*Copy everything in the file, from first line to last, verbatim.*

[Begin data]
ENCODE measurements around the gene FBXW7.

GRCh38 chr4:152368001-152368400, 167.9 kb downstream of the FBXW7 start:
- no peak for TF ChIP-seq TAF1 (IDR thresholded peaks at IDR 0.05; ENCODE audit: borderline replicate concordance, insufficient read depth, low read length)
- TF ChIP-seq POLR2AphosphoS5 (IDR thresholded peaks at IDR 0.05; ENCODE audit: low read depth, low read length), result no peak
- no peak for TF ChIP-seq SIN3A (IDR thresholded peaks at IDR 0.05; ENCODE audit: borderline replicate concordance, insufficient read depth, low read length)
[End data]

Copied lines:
ENCODE measurements around the gene FBXW7.

GRCh38 chr4:152368001-152368400, 167.9 kb downstream of the FBXW7 start:
- no peak for TF ChIP-seq TAF1 (IDR thresholded peaks at IDR 0.05; ENCODE audit: borderline replicate concordance, insufficient read depth, low read length)
- TF ChIP-seq POLR2AphosphoS5 (IDR thresholded peaks at IDR 0.05; ENCODE audit: low read depth, low read length), result no peak
- no peak for TF ChIP-seq SIN3A (IDR thresholded peaks at IDR 0.05; ENCODE audit: borderline replicate concordance, insufficient read depth, low read length)